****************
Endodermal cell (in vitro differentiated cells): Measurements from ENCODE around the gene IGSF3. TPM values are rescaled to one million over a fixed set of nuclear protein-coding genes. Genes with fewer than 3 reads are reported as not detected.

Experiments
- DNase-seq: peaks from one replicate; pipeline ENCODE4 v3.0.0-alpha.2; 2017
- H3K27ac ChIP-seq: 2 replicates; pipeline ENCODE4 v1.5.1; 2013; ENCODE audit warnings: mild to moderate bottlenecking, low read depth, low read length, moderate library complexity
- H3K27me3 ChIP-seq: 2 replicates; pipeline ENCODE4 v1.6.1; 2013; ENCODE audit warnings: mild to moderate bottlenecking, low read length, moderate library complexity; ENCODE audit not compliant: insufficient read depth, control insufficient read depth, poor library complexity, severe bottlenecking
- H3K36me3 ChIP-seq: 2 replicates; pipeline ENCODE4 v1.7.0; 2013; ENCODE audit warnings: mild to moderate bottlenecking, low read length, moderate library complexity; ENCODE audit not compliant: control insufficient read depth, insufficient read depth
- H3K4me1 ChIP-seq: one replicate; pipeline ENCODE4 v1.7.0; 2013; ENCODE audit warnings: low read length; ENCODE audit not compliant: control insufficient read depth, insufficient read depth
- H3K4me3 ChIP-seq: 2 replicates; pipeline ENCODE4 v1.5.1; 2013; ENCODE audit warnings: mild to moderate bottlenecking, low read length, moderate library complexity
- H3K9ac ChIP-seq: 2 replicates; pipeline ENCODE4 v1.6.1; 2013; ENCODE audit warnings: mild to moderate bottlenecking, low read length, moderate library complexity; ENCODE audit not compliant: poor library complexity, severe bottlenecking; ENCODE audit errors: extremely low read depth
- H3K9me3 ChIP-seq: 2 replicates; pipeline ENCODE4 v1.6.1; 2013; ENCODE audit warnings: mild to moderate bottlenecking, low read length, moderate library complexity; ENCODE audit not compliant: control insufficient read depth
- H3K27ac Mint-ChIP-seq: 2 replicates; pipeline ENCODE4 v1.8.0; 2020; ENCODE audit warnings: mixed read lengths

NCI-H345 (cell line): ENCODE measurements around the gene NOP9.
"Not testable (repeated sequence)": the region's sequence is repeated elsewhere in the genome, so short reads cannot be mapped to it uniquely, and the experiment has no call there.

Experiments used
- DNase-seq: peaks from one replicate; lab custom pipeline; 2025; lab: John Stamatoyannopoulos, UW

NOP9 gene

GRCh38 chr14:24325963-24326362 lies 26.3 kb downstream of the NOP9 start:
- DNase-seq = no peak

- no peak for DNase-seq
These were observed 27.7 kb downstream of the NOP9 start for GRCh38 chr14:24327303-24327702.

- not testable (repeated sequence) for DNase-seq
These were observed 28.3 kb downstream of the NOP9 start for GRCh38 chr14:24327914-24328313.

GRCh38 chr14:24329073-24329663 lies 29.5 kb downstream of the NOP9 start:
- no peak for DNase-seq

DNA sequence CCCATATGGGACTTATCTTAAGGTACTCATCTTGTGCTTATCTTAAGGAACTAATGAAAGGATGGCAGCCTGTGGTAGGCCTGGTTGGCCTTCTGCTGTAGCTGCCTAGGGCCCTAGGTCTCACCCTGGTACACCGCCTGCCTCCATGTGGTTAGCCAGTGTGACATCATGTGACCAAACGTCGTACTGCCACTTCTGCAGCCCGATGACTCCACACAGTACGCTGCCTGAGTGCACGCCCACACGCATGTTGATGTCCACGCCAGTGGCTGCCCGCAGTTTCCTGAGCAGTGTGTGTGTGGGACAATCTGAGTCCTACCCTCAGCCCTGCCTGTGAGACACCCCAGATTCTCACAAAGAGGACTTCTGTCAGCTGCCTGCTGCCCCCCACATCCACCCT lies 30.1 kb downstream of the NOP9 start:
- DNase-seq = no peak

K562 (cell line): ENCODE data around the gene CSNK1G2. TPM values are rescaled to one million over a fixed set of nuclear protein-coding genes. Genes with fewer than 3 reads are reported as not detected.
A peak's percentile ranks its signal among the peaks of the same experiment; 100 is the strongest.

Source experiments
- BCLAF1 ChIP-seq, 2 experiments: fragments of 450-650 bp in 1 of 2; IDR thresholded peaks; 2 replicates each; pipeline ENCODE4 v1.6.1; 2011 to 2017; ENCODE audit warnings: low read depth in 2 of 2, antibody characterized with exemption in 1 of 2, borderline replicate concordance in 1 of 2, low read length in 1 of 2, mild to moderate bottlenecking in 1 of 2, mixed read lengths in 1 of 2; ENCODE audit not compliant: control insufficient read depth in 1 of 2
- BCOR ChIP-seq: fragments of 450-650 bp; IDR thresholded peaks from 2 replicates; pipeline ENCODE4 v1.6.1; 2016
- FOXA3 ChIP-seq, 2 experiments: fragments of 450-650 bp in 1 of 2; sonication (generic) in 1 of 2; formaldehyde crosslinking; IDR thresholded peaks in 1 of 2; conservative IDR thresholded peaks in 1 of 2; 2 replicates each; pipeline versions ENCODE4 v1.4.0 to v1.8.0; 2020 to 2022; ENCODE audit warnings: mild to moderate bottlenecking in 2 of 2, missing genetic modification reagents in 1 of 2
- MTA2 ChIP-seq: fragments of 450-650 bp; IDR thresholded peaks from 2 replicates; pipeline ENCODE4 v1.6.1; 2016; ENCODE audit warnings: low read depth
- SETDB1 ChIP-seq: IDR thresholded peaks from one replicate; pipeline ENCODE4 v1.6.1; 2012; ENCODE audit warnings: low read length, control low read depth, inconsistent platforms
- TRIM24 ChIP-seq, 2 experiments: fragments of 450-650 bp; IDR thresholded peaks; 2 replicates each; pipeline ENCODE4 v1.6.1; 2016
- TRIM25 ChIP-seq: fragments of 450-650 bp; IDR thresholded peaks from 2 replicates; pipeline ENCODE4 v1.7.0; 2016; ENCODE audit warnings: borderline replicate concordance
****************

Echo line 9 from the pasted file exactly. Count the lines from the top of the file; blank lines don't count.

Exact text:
- H3K9ac ChIP-seq: 2 replicates; pipeline ENCODE4 v1.6.1; 2013; ENCODE audit warnings: mild to moderate bottlenecking, low read length, moderate library complexity; ENCODE audit not compliant: poor library complexity, severe bottlenecking; ENCODE audit errors: extremely low read depth